Australian Indigenous leader in the Vatican for week-long visit
Dr Miriam Rose Ungunmerr Baumann, an Australian Aboriginal elder, teacher and artist, is in the Vatican for a week-long visit.
During her stay, she will meet with Pope Francis and senior Church officials, speaking on themes of spirituality, ecology, and reconciliation between the Church and Indigenous Australians.
Dr Ungunmerr Baumann, who is one of Australia’s most respected Aboriginal leaders, will also visit the Vatican Museums.
There, on Tuesday evening, she will unveil a new painting of hers, drawing– like much of her artwork, such as her renowned Aboriginal Stations of the Cross – on both Indigenous and Christian traditions.
Her new painting, Dr Baumann explains in an interview with Vatican News, depicts the “dry season” in the Northern Territory, her region of Australia.
She wanted, she says, to illustrate the signs that nature gives to indicate the end of the rains: the arrival of dragonflies, for instance, and the appearance of barramundi fish in the river.
For Dr Ungunmerr Baumann, the relationship between these natural phenomena and her Catholic faith is clear: nature is the place she encounters God. When, before our interview, another journalist asks her about how her community of Indigenous Australians came to convert to Christianity, her answer is simple: “We found God in nature.”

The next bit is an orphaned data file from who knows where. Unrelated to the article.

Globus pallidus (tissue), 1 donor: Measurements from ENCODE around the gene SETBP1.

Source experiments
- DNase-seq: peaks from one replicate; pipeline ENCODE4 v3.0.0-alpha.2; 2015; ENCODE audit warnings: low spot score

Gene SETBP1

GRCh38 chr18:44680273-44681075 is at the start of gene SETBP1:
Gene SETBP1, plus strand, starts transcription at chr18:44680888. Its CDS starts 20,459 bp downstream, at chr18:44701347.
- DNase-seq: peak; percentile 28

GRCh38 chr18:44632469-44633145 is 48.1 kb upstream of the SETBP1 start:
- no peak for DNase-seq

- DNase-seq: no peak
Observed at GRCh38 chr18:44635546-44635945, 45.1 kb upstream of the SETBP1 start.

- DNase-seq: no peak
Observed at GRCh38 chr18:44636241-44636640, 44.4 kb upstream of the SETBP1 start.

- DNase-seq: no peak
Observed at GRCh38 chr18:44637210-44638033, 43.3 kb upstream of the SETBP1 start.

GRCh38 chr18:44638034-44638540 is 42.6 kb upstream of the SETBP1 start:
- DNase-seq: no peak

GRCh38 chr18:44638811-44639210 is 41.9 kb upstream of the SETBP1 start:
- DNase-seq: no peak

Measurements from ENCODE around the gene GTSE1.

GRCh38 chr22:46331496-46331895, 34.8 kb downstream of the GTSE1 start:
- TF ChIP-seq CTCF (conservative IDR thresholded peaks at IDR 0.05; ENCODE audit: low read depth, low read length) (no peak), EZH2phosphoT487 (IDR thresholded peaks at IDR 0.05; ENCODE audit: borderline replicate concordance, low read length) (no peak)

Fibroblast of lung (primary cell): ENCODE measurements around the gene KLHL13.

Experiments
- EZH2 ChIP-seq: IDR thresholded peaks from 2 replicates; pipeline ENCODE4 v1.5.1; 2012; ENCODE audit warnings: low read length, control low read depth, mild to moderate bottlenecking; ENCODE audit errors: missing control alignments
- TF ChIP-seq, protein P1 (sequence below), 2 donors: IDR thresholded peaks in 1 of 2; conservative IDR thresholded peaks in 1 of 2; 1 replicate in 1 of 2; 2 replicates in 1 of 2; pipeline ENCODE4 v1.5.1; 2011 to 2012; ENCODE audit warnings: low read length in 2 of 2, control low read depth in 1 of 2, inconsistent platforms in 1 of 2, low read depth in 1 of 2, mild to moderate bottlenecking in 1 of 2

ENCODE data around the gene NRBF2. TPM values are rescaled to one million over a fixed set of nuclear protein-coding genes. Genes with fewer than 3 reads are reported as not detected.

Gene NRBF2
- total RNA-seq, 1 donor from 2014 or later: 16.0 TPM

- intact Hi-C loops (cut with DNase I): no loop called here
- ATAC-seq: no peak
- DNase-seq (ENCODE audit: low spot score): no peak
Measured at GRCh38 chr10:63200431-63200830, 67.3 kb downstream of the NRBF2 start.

She has also chosen this phrase – so central, it seems to me, to her philosophy – to serve as the name of her new painting.
On Wednesday, Dr Ungunmerr Baumann will also meet with Pope Francis.
She hasn’t quite decided what she’ll tell him yet, she says, but she expects that the problems faced by Australia’s Indigenous communities will be on the agenda.
This is not, in fact, the first time that a member of Dr Ungunmerr Baumann’s family has met with a leader of the Catholic Church. During Pope John Paul II’s visit to Australia in 1986, he met her sister, and blessed her young son.
That son – Liam – went on, only two decades later, to commit suicide, in a stark reminder of the many struggles and inequalities still faced by Australia’s Indigenous communities.